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She says:

As I sat on the deck tonight savouring what could be the last hot evening of the year, I reflected on the high points of the summer and realized that this year was a bit more spotty to say the least in the usual spectacular heat we get in the Okanagan. It was not very consistent this year, and for a place where the norm is being spoiled, that means we feel we were gypped – doesn’t it?

I didn’t want to spend my time with you just griping, so I was trying to think of the positive things from a cooler summer, or those things that were consistent… then it occurred to me! The thing I could tell you performed according to all tradition and exceeded expectations as always was my zucchini patch! I have papaya squash the size of footballs and zucchinis that look more like baseball bats than squash. Apparently this is due to how much the bumble bees like my garden too, as huge production in every sense depends on them pollinating the female flowers. Aside from the compliment that the bees pay me, I am also grateful that the squash stay tender so we can still cook with them – all of them (well, the ones I don’t give away).

When the “squash fairy” is not visiting my co-workers by leaving a present on their office chairs, she is trying to come up with new ways to enjoy this garden bounty. After all, you can only eat so much zucchini cake and sautéed or grilled zucchini. Mind you, the average zucchini does contain 19% of the recommended daily intake of manganese, which helps activate fat-burning enzymes (according to Wikipedia) does that mean if you ate 5 zucchinis a day you could burn all the fat you ate??

Of all the recipes I can pass on, I think the one that is best suited to my usual style is one I got from my father after his once-in-a-lifetime trip to Italy. This recipe typifies a special traveling memory, and it also makes the most of the situation. The recipe I speak of is “Fiore di Zucca”.

You see, this recipe involves using the flowers of the zucchini plant – something you would only do with a plant that had prolific flowers, and I think only in a culture that has a reverence for food and its rituals. There are many ways to cook them, and according to my Dad they are all worth trying, especially if you can do it in a small trattoria in Florence or Rome. For those of us who can’t get there this week, perhaps this will help transport us in spirit…

12 to 15 zucchini blossoms (or as many as you can find!)
1-1/3 cups all-purpose flour
2 eggs
Salt and freshly ground pepper, to taste
Pinch of baking soda
½ cup olive oil for frying (grapeseed oil works well, too)
½ cup vegetable oil
1 – 12 ounce can of beer, preferably at room temperature (you can substitute water if you prefer – the beer makes a lighter, fluffier batter)
Optional: stuffing mixture of fresh ricotta cheese with freshly chopped herbs, or anchovy filets

Make the batter by beating the eggs and then stirring in the flour gradually. Add the beer to make a smooth batter and set aside.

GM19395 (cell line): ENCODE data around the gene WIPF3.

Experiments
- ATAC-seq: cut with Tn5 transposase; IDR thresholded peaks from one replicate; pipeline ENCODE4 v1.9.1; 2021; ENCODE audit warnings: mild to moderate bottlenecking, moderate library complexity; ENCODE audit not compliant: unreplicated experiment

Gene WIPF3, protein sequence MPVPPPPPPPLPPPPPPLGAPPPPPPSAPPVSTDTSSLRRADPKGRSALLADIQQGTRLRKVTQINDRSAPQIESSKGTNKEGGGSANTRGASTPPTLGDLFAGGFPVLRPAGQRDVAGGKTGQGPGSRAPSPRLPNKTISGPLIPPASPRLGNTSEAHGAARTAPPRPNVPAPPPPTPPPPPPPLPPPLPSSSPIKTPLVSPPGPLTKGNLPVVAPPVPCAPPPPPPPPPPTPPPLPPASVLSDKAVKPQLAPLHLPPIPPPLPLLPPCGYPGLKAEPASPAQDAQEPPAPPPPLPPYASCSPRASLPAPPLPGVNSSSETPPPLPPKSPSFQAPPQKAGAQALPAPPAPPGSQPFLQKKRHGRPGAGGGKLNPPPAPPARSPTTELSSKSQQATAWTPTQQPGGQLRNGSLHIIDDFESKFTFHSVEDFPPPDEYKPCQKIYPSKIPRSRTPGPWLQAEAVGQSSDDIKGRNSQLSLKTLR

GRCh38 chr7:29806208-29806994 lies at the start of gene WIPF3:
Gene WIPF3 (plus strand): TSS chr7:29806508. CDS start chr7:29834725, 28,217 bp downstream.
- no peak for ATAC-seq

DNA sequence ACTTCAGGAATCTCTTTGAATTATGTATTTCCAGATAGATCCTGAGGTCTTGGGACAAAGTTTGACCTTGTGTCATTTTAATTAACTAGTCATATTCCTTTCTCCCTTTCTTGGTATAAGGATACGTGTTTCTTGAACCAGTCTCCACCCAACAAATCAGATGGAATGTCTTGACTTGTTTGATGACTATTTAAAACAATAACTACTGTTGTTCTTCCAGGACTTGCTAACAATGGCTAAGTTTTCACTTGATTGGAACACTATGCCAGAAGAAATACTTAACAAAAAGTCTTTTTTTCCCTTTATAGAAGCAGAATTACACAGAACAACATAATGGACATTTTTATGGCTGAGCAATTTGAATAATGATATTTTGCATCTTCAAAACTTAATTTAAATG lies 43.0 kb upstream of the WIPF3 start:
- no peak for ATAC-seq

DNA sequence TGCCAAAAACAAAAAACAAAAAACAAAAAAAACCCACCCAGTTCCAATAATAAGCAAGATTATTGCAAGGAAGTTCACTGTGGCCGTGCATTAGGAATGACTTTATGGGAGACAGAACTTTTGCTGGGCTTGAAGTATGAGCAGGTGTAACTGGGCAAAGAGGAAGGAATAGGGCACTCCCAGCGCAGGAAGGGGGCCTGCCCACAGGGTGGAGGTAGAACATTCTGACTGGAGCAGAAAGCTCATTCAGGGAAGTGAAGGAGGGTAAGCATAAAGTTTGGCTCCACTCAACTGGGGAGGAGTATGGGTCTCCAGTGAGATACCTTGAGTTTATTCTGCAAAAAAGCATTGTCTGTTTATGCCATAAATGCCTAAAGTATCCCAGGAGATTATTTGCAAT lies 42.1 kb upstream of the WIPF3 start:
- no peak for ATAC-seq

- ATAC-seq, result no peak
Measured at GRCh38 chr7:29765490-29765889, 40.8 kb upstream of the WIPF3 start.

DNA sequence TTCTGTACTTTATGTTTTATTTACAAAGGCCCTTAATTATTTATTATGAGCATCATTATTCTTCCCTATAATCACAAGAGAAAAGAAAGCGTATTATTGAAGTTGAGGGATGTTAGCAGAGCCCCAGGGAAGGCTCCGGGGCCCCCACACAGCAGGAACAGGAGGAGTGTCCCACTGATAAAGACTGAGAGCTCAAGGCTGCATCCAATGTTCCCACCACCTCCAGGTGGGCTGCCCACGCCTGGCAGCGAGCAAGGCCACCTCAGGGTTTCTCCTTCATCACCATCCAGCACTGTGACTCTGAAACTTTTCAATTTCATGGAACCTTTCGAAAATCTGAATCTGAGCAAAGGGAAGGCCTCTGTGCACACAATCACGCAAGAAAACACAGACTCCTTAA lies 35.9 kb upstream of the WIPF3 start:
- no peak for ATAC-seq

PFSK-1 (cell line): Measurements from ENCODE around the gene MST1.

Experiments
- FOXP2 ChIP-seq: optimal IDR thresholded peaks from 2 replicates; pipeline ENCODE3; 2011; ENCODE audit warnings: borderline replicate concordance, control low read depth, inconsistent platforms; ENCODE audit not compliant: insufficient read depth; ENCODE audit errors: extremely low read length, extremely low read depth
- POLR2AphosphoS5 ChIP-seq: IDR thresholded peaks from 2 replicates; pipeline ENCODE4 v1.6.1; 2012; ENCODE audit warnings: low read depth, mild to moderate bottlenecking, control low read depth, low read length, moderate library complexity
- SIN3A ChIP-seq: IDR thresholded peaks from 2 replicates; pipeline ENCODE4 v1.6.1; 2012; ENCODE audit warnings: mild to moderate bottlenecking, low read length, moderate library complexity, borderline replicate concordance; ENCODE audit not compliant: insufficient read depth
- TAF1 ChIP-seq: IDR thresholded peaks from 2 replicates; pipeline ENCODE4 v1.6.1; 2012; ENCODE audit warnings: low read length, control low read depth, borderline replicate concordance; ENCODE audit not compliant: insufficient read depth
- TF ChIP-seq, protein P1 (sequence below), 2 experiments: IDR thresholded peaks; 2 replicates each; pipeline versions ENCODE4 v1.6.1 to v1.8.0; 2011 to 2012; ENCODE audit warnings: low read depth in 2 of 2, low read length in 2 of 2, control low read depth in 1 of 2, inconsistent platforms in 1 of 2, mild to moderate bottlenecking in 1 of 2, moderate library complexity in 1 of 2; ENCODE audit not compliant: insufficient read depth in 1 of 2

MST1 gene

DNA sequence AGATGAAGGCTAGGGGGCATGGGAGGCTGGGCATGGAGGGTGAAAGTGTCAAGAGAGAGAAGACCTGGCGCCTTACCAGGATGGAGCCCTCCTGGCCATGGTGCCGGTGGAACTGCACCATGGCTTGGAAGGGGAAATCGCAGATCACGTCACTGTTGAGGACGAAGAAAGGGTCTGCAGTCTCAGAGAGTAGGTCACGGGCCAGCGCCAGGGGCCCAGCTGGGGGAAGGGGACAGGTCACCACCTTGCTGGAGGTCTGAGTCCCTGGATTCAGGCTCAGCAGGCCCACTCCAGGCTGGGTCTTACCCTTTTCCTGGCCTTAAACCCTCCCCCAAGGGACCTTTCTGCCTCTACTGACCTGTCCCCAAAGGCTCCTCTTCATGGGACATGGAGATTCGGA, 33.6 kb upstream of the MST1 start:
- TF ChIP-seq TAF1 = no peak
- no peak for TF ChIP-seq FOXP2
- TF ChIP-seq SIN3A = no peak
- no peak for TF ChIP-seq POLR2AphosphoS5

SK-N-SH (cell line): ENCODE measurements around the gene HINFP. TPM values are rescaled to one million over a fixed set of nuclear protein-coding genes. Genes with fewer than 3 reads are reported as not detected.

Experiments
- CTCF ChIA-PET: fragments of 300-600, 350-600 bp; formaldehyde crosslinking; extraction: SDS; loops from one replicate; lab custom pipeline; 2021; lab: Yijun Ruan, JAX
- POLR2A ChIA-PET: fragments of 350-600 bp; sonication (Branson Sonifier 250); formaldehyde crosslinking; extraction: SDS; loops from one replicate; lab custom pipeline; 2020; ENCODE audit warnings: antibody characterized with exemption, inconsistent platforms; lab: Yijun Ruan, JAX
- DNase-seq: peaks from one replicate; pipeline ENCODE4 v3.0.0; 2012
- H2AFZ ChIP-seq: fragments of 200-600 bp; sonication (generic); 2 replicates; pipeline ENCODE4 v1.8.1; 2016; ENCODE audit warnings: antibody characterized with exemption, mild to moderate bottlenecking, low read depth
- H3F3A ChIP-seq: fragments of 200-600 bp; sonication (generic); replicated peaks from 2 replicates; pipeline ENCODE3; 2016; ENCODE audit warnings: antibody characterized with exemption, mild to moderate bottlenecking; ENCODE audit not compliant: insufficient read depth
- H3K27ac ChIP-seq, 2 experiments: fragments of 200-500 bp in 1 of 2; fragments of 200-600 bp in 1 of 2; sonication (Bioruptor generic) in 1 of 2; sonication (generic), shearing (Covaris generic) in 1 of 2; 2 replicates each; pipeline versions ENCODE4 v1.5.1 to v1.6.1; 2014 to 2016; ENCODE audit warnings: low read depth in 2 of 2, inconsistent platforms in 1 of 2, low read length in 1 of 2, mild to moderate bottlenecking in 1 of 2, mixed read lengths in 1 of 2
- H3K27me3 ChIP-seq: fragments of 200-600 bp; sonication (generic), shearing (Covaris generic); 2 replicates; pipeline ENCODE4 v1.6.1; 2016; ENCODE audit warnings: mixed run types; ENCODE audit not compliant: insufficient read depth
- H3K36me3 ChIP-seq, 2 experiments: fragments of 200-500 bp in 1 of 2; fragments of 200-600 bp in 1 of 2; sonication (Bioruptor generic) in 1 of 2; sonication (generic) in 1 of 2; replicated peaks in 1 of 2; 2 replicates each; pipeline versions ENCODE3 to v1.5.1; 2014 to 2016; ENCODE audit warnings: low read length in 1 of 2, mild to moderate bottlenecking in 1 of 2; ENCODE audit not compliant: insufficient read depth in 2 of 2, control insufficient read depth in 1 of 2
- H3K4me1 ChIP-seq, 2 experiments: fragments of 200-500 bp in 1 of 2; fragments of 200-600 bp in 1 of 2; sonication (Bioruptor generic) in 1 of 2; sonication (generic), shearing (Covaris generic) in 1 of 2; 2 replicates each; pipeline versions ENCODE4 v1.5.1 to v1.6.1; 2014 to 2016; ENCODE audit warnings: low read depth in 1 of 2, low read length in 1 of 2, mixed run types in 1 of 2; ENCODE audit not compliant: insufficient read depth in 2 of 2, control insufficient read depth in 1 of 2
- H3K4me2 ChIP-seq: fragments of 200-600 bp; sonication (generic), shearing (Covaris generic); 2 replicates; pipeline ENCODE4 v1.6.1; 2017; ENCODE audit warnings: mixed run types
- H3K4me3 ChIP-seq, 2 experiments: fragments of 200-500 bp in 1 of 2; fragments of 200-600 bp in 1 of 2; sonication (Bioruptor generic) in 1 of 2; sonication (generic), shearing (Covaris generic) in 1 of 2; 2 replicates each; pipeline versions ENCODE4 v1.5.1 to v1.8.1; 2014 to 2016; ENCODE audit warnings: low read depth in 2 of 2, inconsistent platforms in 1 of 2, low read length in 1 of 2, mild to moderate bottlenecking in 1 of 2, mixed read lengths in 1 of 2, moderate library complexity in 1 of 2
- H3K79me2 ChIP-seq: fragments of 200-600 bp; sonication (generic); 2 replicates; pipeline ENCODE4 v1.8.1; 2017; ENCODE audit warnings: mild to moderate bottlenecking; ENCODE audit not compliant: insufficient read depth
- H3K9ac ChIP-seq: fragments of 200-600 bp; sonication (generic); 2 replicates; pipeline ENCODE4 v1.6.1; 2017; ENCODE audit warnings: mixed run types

Wash the blossoms well but carefully. Heat oil for frying and prepare paper to put the fried blossoms on after they are cooked. If you are stuffing the blossoms, place a spoonful or two of the mixture in the blossom. Then dip in the batter and fry until golden brown. Drain season with salt if desired and serve warm.

As the Italians say, “Salute!”

He says:

I have really appreciated the papaya squash this year. When we get a huge harvest, I am able to take some to almost all my clients without affecting our main stock. It is so nice grilled! The thing that blows my mind is the size of the plant it is humongous and still growing. Yes, we get lots of squash but man that plant is taking over the yard. Next year we will plant this as far away as possible, so as to give a chance to the other stuff in the garden.

In restaurants, often zucchini is used as a filler because of its low cost. Also it can be stuffed and baked, breaded and fried, chopped and sautéed, and also grated and baked into a great chocolate loaf cake!

If you went to the farmers’ market I bet you could find some cheap zukes and fill your family with a few of them. Kids should appreciate them if you throw in some balsamic vinegar and extra virgin olive oil.

Have fun this Labor Day weekend. As for us, we are heading to Calgary because I am doing a BBQ demo and also judging the 15th annual BBQ on the Bow competition.

Talk to you next week!

More Happy Gourmand articles

About the Author

Kristin Peturson-Laprise is a customer experience specialist by trade, which means she is someone passionate about people having a good time. 

Her company, Wow Service Mentor, helps businesses enhance their customer experience through hands-on training, service programs, and special event coordination.

Kristin enjoys her own experiences too, and that is what she writes about in this column. She and her husband Martin Laprise (also known as Chef Martin, of The Chef Instead) love to share their passion for food and entertaining.  

Kristin says:

"Wikipedia lists a gourmand as a person who takes great pleasure in food. I have taken the concept of gourmandise, or enjoying something to the fullest, in all parts of my life. I love to grow and cook food, and I loved wine enough to become a Sommelier. I call a meal a success when I can convey that 'sense of place' from where the food has come . . . the French call that terroir, but I just call it the full experience. It might mean tasting the flavours of my own garden, or transporting everyone at the table to a faraway place, reminiscent of travels or dreams we have had."


E-mail Kristin at:  [email protected]

Check out her website here:  www.wowservicementor.com


The views expressed are strictly those of the author and not necessarily those of Castanet. Castanet does not warrant the contents.

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